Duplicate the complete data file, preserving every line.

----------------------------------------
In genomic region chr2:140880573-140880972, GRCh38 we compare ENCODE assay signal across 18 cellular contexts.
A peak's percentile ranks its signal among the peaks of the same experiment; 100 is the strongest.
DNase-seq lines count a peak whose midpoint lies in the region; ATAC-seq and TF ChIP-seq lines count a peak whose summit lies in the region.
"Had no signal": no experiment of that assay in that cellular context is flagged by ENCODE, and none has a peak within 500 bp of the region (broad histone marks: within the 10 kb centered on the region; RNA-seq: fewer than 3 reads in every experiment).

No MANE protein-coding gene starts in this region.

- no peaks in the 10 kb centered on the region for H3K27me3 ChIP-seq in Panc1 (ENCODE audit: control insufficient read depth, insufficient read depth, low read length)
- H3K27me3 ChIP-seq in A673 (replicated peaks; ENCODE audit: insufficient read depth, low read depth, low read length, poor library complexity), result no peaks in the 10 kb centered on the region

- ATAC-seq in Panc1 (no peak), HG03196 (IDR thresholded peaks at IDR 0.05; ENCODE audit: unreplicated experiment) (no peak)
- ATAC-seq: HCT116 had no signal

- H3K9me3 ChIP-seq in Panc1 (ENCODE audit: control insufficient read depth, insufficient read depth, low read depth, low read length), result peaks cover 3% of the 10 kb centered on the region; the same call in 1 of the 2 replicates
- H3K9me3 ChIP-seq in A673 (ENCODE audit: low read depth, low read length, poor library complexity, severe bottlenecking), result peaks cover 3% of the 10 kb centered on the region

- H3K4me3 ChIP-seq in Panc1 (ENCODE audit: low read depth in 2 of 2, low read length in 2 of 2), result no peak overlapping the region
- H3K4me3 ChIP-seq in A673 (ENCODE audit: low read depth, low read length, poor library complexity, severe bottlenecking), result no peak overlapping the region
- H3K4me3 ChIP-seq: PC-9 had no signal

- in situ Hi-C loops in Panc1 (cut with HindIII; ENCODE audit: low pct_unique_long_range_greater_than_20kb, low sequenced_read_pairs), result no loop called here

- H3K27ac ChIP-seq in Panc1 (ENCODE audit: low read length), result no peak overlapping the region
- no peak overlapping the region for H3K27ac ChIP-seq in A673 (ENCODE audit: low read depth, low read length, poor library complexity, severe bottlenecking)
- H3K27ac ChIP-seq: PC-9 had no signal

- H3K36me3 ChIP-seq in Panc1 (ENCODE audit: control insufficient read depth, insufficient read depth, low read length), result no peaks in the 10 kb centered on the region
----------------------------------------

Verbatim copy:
In genomic region chr2:140880573-140880972, GRCh38 we compare ENCODE assay signal across 18 cellular contexts.
A peak's percentile ranks its signal among the peaks of the same experiment; 100 is the strongest.
DNase-seq lines count a peak whose midpoint lies in the region; ATAC-seq and TF ChIP-seq lines count a peak whose summit lies in the region.
"Had no signal": no experiment of that assay in that cellular context is flagged by ENCODE, and none has a peak within 500 bp of the region (broad histone marks: within the 10 kb centered on the region; RNA-seq: fewer than 3 reads in every experiment).

No MANE protein-coding gene starts in this region.

- no peaks in the 10 kb centered on the region for H3K27me3 ChIP-seq in Panc1 (ENCODE audit: control insufficient read depth, insufficient read depth, low read length)
- H3K27me3 ChIP-seq in A673 (replicated peaks; ENCODE audit: insufficient read depth, low read depth, low read length, poor library complexity), result no peaks in the 10 kb centered on the region

- ATAC-seq in Panc1 (no peak), HG03196 (IDR thresholded peaks at IDR 0.05; ENCODE audit: unreplicated experiment) (no peak)
- ATAC-seq: HCT116 had no signal

- H3K9me3 ChIP-seq in Panc1 (ENCODE audit: control insufficient read depth, insufficient read depth, low read depth, low read length), result peaks cover 3% of the 10 kb centered on the region; the same call in 1 of the 2 replicates
- H3K9me3 ChIP-seq in A673 (ENCODE audit: low read depth, low read length, poor library complexity, severe bottlenecking), result peaks cover 3% of the 10 kb centered on the region

- H3K4me3 ChIP-seq in Panc1 (ENCODE audit: low read depth in 2 of 2, low read length in 2 of 2), result no peak overlapping the region
- H3K4me3 ChIP-seq in A673 (ENCODE audit: low read depth, low read length, poor library complexity, severe bottlenecking), result no peak overlapping the region
- H3K4me3 ChIP-seq: PC-9 had no signal

- in situ Hi-C loops in Panc1 (cut with HindIII; ENCODE audit: low pct_unique_long_range_greater_than_20kb, low sequenced_read_pairs), result no loop called here

- H3K27ac ChIP-seq in Panc1 (ENCODE audit: low read length), result no peak overlapping the region
- no peak overlapping the region for H3K27ac ChIP-seq in A673 (ENCODE audit: low read depth, low read length, poor library complexity, severe bottlenecking)
- H3K27ac ChIP-seq: PC-9 had no signal

- H3K36me3 ChIP-seq in Panc1 (ENCODE audit: control insufficient read depth, insufficient read depth, low read length), result no peaks in the 10 kb centered on the region